Here's the Gilbert Young website, King is Ours, which also requests support.

More on the controversy, on the Chinese sculptor Lei Yixin, in this Washington Post article.

3 comments:

Anonymous said...

Its about racism again! All men are created equal was his words. Not chinese, black or white. The person is an artist who is creating this. It should not be about racism AGAIN! Once again the critics are playing the racist card. People like them are the reason racism is still a factor.

Furnari-Barrett in NZ said...

The article about Lei Yixin sculpting the King memorial brought me to tears. I think Ridley's reaction captures some poignant thoughts. Over 20 years ago, 1985, I was a teacher of English in China. As foreign teachers we were asked to give "open lectures" in the evenings. I did one on the 60s. It was a two part lecture in which I first described the climate and events of the 50s, and how they gave rise to the amazing events of the 60s. During the second lecture on the 60s, I had four panellists from different generations, all Americans, discussing the events of the 60s from their perspective. At one point I read from the "I Have a Dream" speech. Suddenly there was a roar from the audience. I looked up to see 300 Chinese students standing, clapping, and yelling their approval so moved were they by the words of King's speech. I was speechless at their reaction. Those words from King's speech galvanized this group of 20-something college students like nothing I had seen before or after. That image will stay with me always.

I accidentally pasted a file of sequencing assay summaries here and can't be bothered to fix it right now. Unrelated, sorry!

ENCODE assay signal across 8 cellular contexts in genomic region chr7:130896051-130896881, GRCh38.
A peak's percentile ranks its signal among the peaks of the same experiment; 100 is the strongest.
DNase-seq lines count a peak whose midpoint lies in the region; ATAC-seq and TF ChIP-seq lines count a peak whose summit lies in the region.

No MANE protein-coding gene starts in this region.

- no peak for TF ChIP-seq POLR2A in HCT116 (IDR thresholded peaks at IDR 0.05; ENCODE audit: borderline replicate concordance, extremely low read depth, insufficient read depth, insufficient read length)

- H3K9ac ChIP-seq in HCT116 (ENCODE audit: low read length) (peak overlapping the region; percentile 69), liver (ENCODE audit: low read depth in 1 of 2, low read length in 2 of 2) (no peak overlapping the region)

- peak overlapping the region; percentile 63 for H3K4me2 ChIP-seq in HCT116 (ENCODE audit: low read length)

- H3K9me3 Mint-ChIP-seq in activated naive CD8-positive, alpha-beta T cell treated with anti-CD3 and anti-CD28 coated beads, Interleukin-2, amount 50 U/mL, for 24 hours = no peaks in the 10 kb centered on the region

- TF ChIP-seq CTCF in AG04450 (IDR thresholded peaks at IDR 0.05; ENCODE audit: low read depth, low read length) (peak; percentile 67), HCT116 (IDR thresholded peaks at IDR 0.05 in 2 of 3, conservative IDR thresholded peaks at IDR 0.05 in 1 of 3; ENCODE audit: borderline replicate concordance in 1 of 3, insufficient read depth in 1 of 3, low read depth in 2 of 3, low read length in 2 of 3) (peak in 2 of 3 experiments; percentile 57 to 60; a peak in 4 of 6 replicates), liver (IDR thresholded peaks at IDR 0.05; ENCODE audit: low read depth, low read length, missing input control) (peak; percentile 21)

Andre said...

Fighting over the color of the hand that carves the sculpt is supercilious. I can’t see how it is offensive because a Chinese artist carves the status of Dr. King. Speaking as a black man, Kings words do belong to me, I do not have special rights to the words because I am black. His words resonated with men of all colors, black, white, Chinese, India, etc. So why does it matter? I am more concern about the outcome of Mr. Lei Yixin’s work, and from what I see, great job! I own a Laser Crystal Company, (mycrystalportrait.com) where I produce personalized laser crystals, last week I produced one of Martin Luther King, and posted it on my web site. The next day I got a email from a users who said, I shouldn’t commercialize Martin Luther Kings because it takes away from his message, is that crazy or what? For the artist who miss the bid, and people like the one who email me. I have one thing to say, lighten up!